If you couple this with Device based TS CAL's,  Sun Ray Connector for Windows, and you don't use the optimized hot desking switch (i.e the -O option) you can do some pretty cool things should you hot desk to another DTU.  Like tell an application that the client has changed, or perhaps a utaction on the Sun Ray Server side could call a script that would scribble information into a text file on a mapped drive.  Then you could run a windows based script based on the information in that text file.  Maybe it's a COM port change, or a printer change.  Maybe it's someone connecting from a DTU on a disallowed subnet so you end their Windows session.

You can download Reconnact 1.3 here:;action=display;threadid=685

Extract the file ReconnAct!.exe (Don't use ReconnAct!2K.exe as that is only for windows 2K) and place it in C:\\Windows\\system32

You can download some sample scripts I put together here::

Extract my scripts to the the root of the C: drive on your terminal server.  It will create a directory structure called C:\\reconnact.

Then set your logon script (via whatever method you like, GPO would be best) for windows to run c:\\reconnact\\reconnact.cmd.  If implementing on a domain, move the reconnact directory to a public share somewhere.   You'll have to change the scripts up a bit to reflect the new location.

Reconnact will then run:
C:\\reconnact\\start.cmd on startup
C:\\reconnact\\discon.cmd on a disconnect
C:\\reconnact\\recon.cmd on a reconnect.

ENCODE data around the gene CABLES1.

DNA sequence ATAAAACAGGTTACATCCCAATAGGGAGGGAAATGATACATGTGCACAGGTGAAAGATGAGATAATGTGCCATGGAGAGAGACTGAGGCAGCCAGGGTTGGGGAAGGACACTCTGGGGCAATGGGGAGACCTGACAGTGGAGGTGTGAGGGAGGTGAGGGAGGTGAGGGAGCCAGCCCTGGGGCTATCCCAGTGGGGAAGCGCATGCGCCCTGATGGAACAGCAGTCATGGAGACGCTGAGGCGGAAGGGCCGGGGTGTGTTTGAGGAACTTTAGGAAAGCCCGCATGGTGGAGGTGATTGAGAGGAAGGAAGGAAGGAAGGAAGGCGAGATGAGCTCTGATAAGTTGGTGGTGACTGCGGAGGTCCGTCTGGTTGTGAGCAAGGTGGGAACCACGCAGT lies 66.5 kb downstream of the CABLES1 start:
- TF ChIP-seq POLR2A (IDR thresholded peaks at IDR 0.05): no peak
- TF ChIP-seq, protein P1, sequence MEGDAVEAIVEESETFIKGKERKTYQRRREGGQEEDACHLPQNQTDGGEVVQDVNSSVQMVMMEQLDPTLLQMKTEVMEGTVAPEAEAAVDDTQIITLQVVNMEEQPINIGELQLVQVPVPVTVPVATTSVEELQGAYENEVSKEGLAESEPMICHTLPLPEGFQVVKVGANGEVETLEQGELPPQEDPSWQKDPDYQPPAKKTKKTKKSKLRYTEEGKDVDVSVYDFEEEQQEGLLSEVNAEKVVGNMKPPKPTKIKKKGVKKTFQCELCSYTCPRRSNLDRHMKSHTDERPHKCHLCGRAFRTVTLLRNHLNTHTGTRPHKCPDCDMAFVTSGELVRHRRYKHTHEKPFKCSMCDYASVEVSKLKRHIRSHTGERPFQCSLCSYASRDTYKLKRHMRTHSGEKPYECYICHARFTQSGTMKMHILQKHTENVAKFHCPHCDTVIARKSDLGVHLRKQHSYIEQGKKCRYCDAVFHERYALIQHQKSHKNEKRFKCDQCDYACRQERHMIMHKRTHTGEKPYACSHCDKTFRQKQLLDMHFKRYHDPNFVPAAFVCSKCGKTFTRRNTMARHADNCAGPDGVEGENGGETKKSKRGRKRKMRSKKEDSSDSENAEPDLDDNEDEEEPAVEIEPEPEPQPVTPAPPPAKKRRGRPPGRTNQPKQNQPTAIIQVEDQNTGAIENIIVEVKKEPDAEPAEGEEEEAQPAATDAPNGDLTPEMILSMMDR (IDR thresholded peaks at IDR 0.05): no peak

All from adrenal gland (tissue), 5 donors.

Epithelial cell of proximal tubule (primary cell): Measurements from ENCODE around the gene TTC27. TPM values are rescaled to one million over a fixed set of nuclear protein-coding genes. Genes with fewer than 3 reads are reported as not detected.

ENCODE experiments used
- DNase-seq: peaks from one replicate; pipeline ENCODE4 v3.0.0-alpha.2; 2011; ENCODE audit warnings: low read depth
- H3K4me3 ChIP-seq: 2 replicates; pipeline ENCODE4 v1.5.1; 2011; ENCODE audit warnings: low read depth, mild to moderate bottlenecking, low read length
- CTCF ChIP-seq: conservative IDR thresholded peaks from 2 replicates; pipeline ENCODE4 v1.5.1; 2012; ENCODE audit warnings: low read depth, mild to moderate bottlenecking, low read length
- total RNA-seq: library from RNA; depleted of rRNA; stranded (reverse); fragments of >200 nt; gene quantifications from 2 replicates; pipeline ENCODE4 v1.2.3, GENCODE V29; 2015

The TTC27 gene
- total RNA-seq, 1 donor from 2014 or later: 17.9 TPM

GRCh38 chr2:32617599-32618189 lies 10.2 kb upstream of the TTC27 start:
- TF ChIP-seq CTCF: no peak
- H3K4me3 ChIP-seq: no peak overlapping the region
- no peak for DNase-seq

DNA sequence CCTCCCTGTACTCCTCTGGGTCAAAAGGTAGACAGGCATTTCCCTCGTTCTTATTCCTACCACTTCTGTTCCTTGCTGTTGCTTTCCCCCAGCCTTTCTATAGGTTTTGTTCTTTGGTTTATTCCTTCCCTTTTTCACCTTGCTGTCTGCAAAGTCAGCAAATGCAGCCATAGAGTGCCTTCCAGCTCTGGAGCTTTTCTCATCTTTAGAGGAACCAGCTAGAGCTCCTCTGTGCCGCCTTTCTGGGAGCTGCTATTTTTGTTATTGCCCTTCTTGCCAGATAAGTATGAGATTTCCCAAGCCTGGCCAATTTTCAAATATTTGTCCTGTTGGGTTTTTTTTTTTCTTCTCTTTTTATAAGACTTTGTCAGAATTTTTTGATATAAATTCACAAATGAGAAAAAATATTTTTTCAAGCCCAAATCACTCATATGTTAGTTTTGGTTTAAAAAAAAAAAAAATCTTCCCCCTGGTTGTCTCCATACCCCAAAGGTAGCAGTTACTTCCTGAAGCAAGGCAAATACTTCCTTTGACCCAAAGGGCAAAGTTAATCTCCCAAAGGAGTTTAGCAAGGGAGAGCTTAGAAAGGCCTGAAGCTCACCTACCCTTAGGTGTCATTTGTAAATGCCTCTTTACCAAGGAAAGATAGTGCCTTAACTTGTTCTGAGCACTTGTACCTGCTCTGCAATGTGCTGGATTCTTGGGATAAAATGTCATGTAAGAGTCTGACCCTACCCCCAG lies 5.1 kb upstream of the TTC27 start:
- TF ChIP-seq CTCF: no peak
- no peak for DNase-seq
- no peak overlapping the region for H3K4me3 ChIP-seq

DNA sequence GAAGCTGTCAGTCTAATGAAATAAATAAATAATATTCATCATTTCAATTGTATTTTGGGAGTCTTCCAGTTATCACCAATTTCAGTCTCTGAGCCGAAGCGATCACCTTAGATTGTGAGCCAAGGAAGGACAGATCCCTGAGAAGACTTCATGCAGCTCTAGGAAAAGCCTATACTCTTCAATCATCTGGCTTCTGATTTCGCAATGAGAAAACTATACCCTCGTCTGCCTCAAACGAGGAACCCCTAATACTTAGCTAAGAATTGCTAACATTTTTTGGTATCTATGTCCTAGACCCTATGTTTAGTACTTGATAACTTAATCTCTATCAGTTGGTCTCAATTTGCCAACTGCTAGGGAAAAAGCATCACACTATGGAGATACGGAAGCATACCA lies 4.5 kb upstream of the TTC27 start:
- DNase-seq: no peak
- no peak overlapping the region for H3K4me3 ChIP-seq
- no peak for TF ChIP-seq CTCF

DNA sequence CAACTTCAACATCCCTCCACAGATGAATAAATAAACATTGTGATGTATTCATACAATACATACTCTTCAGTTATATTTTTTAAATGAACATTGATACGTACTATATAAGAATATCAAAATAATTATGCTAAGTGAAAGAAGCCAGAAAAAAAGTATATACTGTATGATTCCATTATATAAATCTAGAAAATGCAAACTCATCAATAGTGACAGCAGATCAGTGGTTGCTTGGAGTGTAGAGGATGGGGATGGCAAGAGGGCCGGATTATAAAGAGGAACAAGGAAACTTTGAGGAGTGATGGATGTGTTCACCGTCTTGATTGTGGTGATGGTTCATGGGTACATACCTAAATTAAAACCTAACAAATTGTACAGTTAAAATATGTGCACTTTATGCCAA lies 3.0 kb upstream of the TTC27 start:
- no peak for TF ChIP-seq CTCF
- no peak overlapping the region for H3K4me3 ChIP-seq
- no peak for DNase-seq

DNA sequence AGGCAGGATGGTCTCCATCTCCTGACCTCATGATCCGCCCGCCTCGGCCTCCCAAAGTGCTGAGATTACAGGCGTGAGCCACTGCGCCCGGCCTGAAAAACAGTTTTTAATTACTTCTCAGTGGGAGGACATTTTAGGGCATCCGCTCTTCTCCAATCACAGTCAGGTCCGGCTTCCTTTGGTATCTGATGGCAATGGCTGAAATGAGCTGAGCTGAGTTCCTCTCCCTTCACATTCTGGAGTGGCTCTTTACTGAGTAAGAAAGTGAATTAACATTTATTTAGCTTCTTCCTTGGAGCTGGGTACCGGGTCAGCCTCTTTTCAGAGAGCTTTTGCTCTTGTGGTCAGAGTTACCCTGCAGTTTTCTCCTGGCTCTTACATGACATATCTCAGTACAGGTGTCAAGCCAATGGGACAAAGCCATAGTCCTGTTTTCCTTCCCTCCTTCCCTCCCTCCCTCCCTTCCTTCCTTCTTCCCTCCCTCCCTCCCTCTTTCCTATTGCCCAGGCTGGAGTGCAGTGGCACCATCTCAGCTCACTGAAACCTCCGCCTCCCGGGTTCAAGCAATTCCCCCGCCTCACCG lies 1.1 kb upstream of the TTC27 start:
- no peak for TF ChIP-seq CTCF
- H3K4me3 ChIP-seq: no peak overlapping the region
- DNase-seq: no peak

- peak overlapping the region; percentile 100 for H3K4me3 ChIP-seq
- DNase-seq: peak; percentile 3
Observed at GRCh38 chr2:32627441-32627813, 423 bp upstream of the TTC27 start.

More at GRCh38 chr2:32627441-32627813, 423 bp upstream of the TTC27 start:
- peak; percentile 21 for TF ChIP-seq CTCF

Under the C:\\reconnact you will see folders called S, D, and R.  (S for Start, D for disconnect and R for reconnect).  Just simple naming, play along for the how to, then change to what ever suits your needs.

The start, discon, and recon scripts look in these directories for script (cmd files) and runs each one it finds.  So if you wanted to add another disconnect action you wouldn't have to edit the login script, you'd just drop a command file in the the D file.

Right now I have a sample script in each directory to pops up a message stating "Start Message", "Reconnect Message", etc.  The disconnect message won't show, unless you happen to shadow the disconnected sessions since you have to be connected to see it work.  If you'd like to see it do something on a disconnect change C:\\reconnact\\D\\hello.cmd to do something like launch the control panel (i.e. replace the script contents with the words "control.exe")

Here's a screen shot from a new connection. Nothing much to see here that you couldn't do with a login script, something under the Run registry key, or even the Startup programs group.

The coolness factor comes into play when you disconnect or reconnect.  If you are using non-optimized hot desking with the Sun Ray Connector for Windows to a Terminal Server in Device Mode for TS CAL's, we actually disconnect and then reconnected you to ensure proper allocation of CAL's .  The following image shows the above mention change to run control panel on a disconnect and then you also see the reconnect message.

Note this will not work if you are in User licensing mode for your TS CAL's.  Your session will not get disconnected regardless of the optimized hot desking switch as we do not need to track device based CAL's.  You could however use xvkbd via utaction to send a disconnect sequence or even kill your Sun Ray Connector PID as a work-around.

Would be great in the world of VDI, except it does not run on XP.  I've exchanged a few emails with Log\*in Consultants, but nothing much has transpired.  I'd love to see something agent based that could be called from the Sun Ray Session that would do certain windows functions based on DTU connects and disconnects.  Most likely that's something Sun will have to write themselves.

Nonetheless, it's still worth checking out.  It's a great tool for terminal server if for nothing else than to forcefully log off those timed out disconnected sessions!